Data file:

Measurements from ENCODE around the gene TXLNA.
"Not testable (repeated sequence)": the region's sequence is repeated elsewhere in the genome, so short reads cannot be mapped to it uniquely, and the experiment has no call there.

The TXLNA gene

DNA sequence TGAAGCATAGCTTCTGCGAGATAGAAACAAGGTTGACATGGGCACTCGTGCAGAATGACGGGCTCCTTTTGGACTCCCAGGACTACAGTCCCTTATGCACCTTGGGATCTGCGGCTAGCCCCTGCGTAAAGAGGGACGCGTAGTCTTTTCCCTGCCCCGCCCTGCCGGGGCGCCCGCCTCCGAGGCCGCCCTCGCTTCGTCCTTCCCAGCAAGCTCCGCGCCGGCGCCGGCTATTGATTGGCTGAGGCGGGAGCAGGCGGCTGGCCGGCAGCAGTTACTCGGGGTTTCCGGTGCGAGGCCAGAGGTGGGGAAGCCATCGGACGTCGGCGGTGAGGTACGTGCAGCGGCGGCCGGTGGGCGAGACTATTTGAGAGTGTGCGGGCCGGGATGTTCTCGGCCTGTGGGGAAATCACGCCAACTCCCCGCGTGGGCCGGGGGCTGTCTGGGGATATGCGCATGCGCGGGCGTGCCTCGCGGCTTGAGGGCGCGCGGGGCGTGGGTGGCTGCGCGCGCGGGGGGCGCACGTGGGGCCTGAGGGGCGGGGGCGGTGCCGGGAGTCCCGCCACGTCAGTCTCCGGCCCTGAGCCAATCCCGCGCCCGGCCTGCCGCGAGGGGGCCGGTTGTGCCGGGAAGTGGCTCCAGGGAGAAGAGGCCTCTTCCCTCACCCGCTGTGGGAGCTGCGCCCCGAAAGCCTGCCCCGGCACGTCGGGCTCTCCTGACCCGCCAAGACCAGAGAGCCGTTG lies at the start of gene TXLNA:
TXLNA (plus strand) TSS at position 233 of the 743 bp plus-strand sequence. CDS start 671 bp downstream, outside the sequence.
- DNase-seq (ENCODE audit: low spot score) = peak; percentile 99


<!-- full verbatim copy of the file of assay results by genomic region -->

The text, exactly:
Measurements from ENCODE around the gene TXLNA.
"Not testable (repeated sequence)": the region's sequence is repeated elsewhere in the genome, so short reads cannot be mapped to it uniquely, and the experiment has no call there.

The TXLNA gene

DNA sequence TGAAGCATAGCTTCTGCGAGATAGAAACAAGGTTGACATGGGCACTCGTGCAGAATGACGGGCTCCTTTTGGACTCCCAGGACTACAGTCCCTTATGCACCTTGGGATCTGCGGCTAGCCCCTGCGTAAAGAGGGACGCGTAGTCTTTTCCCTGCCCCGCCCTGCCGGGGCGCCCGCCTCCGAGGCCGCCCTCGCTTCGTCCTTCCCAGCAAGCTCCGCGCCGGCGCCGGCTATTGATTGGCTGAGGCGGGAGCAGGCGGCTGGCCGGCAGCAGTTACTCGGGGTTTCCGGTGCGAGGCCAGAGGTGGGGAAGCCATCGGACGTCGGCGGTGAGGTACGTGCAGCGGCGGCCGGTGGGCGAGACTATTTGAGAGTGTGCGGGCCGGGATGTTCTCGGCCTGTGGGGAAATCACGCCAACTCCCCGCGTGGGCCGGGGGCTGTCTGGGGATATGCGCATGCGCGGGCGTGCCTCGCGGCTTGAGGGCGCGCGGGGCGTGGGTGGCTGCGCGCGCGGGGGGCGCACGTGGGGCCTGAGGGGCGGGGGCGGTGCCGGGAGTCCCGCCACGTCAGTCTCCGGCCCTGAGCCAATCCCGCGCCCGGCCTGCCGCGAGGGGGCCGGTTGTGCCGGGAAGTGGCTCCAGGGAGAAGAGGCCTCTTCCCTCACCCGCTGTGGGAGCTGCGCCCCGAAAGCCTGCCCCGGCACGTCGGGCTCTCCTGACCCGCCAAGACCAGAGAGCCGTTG lies at the start of gene TXLNA:
TXLNA (plus strand) TSS at position 233 of the 743 bp plus-strand sequence. CDS start 671 bp downstream, outside the sequence.
- DNase-seq (ENCODE audit: low spot score) = peak; percentile 99